By Shashank Shah
Why did Ratan Tata decide to pay for all the victims of 26/11 whether injured in the Taj or anywhere else? Why did HDFC s Aditya Puri insist that employees leave for home by 5.30 p.m.? How did HUL develop a cheaper, better product to beat its competitor, Nirma? What do Taj Hotels, HDFC, HUL, L&T and BPCL have in common? They are the win-win corporations!
Based on over a decade of research, Shashank Shah takes these truly outstanding Indian companies and studies how they do business. Each of these companies has exceptional practices when it comes to stakeholder management. Whether the stakeholder is an employee, customer, investor, vendor or even society at large, these companies reveal how looking at everyone else's interests doesn't really mean compromising on your own. Often, the two complement each other and that is what makes a win-win solution for everyone.
Win-Win Corporations gives an inside look into what motivates exceptional companies and how they are a cut above the rest. Full of fascinating anecdotes, leadership philosophy and background stories of organizations, Win-Win Corporations is an inspiring read into what makes companies great.
Publisher: Penguin Randon House
Sujoy Gupta on Hindustan Times wrote:
"To what extent can we draw generalizations on business strategy from anecdotal narratives of successful corporations and hagiologies of their leaders? This is the troubling question I was left with after reading Shashank Shah’s book; a study of six Indian ‘win-win corporations’ (WWCs). This lucidly written book, however, gave me a peek into the decision-making processes of top management, particularly in the Indian context. [...] To determine the causative factors contributing to his broadly defined criteria of success that includes both shareholders and stakeholders, Shah presents for each corporation the background information of the industry followed by a more detailed analysis of strategies adopted to deal with complex and challenging situations based on discussions with their top management, finally drawing a one-page statement of win-win learnings from each case. In the final chapter, entitled ‘Reflections’, Shah compiles a meta-summary of these learnings with a set of strategies categorized by shareholder and stakeholder that reveals ‘how to become a win-win corporation’ [...] At the half-way mark, in spite of the diversity in the cases, a pattern begins to emerge in the narrative: the search by companies for competitive advantage and the role of senior management in achieving it. [...] To extend the scope of winners to include stakeholders, he consistently adds how top management of these corporations has always invested in employees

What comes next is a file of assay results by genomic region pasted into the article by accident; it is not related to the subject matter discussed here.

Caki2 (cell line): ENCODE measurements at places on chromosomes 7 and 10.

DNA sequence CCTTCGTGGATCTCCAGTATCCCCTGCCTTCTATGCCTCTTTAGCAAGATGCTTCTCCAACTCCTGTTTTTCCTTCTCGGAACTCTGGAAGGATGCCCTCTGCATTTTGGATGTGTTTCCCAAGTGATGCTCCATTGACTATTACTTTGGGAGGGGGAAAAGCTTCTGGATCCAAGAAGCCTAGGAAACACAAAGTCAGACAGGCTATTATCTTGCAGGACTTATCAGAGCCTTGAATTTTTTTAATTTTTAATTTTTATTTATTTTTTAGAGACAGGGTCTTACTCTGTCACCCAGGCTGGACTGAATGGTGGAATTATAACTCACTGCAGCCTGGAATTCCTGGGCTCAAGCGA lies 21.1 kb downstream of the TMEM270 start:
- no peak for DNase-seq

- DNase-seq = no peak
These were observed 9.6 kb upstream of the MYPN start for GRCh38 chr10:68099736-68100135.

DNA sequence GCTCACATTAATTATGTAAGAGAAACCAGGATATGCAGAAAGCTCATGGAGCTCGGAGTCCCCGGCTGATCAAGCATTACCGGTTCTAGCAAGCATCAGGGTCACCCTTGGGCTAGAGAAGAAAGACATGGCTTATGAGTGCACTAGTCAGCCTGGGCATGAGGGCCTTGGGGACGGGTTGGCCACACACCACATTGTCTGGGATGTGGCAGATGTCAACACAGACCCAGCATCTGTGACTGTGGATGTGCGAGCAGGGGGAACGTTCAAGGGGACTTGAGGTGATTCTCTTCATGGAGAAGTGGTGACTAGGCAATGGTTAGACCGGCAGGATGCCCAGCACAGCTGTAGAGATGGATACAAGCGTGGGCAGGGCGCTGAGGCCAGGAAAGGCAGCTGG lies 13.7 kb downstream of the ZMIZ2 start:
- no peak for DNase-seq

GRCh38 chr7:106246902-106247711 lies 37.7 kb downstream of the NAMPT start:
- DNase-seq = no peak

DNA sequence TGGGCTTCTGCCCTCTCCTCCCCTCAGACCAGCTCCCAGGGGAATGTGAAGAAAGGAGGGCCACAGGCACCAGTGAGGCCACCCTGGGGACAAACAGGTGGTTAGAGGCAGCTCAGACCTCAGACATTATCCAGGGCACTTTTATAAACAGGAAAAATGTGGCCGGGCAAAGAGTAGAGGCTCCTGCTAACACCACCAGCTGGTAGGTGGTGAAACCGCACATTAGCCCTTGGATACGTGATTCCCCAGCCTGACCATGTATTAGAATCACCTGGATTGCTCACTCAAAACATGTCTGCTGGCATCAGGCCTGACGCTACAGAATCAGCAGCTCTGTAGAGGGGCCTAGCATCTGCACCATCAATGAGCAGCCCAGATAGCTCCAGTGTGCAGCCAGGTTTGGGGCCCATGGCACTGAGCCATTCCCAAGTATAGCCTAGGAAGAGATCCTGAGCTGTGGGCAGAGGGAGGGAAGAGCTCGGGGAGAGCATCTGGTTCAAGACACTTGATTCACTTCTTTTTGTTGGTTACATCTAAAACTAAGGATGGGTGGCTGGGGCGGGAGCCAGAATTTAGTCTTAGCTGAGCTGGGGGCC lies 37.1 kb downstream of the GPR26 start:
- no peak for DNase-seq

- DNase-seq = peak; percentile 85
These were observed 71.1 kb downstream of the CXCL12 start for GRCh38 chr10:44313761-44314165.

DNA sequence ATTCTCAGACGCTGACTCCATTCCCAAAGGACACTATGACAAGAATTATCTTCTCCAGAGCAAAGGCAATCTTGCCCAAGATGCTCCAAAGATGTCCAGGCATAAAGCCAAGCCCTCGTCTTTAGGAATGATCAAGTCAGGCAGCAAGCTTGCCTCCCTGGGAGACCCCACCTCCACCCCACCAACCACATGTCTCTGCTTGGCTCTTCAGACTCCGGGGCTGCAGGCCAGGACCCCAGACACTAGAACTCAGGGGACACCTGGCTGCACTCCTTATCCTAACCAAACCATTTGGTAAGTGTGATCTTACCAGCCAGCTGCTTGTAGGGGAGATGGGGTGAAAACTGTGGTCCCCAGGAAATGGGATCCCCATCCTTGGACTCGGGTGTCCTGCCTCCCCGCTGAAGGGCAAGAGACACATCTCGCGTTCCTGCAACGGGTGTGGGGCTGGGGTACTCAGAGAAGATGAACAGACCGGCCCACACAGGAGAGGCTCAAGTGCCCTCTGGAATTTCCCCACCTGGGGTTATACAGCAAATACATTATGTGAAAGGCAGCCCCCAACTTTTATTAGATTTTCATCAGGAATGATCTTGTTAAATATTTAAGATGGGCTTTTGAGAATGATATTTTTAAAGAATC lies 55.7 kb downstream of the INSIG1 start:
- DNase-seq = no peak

and on corporate social responsibility (CSR). Unfortunately, while relations with trade unions have been ignored in the book, CSR in India remains peripheral to most businesses and has limited credibility amongst stakeholders. A statement from top management on CSR is clearly inadequate to judge its actual impact at the grassroots.
"This book adds considerable value to the bleak storehouse of contemporary Indian management literature. All inputs are authentic. There are no assumptions and conjectures. Every single attributed quotation, statement and datum carries an endnote. There are hundreds of them, neatly and methodically indexed chapter wise to provide a gold mine of reference material for researchers in subjects related to management. [...] The six companies or corporate groups conferred 'win-win' status by Shah are HDFC Bank, Larsen and Toubro Construction, The Taj Group of Hotels, Hindustan Unilever, Bharat Petroleum Corporation and TVS Motor Company. In a series of short but in-depth analyses, Shah justifies why these corporates are worth inclusion. In addition, he provides a one-page appendix entitled “Implementation Toolkit”, which comprises a list of suggested best practices distilled from workings of these six companies."
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About Shashank Shah
Shashank Shah is a thought leader in the fields of stakeholder-centric business strategy, corporate responsibility and sustainability. He has been a visiting scholar at Harvard Business School; a fellow and project director at Harvard University's South Asia Institute; a visiting scholar at Copenhagen Business School; a postdoctoral fellow at Sri Sathya Sai Institute of Higher Learning; the editor-in-chief of the Harvard University Postdoctoral Editors Association; and consulting editor with the Business India Group.